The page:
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  1. #11
    Photo Engineer's Avatar
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    Lots of long answers here but I have found that the retained Silver test and the retained hypo test are the best. The Formulary uses Kodak formulas for making them up. The exhausted fixer test is virtually useless especially when using papers. Testing for 2x clearing time in film is quite useful as well.

    I spent years on the subject of fixers and find the subject fascinating.

    Oh, the Formulary sells a full line of film and paper solutions for development, stop, fixing and post wash testing. I have never used a hypo eliminator or any such was aid. They are virtually useless and increase the pollution factor.

    PE

  2. #12
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    Isn't it a trade off? If I don't use a wash aid, won't I have to use much more water to wash out fixer?
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  3. #13
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    It is a trade off between dumped salts from the wash aid and the increased water with a small amount of hypo and silver complexes. However, in the larger view, you have to get rid of the hypo and silver complexes so it boils down to the pollution "demand" imposed by the wash aid.

    And, modern day RC papers take less washing anyhow.

    For those who yelp about FB papers, they are more heavily calenared nowdays and thus the papers are less porous. If you don't believe me, check a modern FB such as Ilford MGIV and comapre it with a 20 or 40 year old sample of say Kodabromide. There is quite a difference.

    PE

  4. #14
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    Quote Originally Posted by Doremus Scudder View Post
    Michael,

    Fixer doesn't have an exhaustion point that's really easy to nail down. I depends more on the amount of residual silver you are willing to live with in your film/paper and the amount of safety margin you want in your fixing regime so that you don't use fixer that is too full of unwanted silver compounds to fix with.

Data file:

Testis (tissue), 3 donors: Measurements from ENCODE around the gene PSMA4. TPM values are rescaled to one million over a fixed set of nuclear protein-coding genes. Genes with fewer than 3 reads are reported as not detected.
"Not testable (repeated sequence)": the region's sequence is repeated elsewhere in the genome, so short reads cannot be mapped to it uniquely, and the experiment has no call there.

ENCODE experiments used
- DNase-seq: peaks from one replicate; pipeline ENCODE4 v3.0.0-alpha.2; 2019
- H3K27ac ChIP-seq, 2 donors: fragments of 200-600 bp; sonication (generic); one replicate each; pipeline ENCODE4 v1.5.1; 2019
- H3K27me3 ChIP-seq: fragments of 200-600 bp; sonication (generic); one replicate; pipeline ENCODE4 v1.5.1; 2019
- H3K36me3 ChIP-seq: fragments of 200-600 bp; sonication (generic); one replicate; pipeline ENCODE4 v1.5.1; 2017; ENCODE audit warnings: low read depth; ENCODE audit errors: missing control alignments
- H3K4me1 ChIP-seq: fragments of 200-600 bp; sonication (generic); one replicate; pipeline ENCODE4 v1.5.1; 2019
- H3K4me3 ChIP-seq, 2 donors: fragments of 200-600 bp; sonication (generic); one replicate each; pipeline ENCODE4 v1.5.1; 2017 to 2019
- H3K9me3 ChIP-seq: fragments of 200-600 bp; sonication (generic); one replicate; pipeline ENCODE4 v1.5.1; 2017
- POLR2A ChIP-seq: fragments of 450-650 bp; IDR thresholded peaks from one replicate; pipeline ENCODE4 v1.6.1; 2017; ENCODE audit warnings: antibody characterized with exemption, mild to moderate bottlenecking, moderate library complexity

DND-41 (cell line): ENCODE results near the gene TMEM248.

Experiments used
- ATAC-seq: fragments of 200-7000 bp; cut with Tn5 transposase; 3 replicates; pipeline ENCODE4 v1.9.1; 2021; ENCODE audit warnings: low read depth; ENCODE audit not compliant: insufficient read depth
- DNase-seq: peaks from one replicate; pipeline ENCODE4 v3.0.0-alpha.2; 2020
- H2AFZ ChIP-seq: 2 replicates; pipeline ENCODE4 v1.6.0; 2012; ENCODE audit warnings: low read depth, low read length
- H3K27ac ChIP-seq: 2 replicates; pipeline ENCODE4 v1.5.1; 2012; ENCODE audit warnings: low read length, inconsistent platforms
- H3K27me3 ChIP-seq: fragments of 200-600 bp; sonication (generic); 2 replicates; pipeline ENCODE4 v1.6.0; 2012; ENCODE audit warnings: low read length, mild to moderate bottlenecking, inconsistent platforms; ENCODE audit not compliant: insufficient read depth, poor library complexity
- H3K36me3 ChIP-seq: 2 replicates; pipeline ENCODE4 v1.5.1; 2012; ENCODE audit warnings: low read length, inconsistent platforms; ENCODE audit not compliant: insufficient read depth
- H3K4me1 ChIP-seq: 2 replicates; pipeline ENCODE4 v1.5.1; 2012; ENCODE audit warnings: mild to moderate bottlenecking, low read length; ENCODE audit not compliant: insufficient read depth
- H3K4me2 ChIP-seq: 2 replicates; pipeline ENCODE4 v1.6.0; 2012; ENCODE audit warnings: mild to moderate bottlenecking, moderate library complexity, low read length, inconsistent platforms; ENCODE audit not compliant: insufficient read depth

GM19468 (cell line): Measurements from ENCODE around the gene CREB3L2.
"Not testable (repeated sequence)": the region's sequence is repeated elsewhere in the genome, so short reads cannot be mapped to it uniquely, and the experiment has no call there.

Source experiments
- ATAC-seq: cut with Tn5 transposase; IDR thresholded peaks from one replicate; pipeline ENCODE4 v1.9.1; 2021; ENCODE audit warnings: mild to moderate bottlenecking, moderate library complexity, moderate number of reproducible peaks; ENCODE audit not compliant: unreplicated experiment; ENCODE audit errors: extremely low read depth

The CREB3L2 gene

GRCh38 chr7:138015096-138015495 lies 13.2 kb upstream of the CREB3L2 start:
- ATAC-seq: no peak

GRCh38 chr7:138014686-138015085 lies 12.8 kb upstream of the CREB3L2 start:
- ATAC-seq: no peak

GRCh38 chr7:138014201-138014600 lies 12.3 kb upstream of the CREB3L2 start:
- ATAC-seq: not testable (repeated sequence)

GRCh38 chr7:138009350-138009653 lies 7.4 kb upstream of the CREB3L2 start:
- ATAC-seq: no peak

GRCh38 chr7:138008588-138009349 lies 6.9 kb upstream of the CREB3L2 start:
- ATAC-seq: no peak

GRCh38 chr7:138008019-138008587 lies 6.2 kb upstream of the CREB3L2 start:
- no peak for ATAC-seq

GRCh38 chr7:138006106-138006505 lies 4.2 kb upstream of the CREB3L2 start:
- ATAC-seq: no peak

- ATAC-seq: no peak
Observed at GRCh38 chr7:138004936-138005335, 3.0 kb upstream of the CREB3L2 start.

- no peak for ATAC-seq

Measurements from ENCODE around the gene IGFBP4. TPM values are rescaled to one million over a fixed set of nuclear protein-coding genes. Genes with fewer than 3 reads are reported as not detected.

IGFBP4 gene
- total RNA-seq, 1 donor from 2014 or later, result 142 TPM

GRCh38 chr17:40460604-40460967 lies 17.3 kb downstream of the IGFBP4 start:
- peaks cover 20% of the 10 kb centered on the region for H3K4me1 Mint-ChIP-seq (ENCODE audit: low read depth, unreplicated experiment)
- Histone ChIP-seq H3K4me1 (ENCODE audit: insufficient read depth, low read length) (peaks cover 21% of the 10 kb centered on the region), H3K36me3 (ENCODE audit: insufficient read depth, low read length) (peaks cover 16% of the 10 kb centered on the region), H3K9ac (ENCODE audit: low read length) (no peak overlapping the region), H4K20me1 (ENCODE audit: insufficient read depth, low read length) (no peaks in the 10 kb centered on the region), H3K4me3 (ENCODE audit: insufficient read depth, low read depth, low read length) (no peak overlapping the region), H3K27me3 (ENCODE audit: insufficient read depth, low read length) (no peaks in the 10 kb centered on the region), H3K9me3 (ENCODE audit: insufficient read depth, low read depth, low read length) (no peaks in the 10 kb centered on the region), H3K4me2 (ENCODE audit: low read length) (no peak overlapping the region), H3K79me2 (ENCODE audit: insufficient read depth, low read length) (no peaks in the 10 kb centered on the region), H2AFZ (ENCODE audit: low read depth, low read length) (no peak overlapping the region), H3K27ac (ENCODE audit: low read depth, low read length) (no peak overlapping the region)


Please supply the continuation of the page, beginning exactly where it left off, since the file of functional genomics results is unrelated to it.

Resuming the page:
Ideally, we could easily measure the amount of dissolved silver in a fixing bath accurately down to the small levels that are needed (e.g., 0.2g/l for optimum permanence for fiber-base prints). Unfortunately, this is not practical for the typical darkroom worker. This is why you need an adequate safety factor (read, you don't really want to work at the edge of exhaustion; it's just too risky if you want optimum permanence).

    My solution to get the most of my fixer while still ensuring optimum fixing is to use two-bath fixation whenever possible, even for film.

    For film, do a clip test on your first bath before each batch. I triple the time instead of doubling it; some modern films do take longer to fix due to the silver iodide in the emulsion, and a safety factor for film can't hurt, since it is on an impermeable base. This time I divide between the two baths. When the clearing time for the clip test is double that in fresh fix, bath 1 is sent to silver recovery and bath 2 takes its place. If you develop film regularly, then you can keep the system going for the full seven changes before the fixer is too old (see below).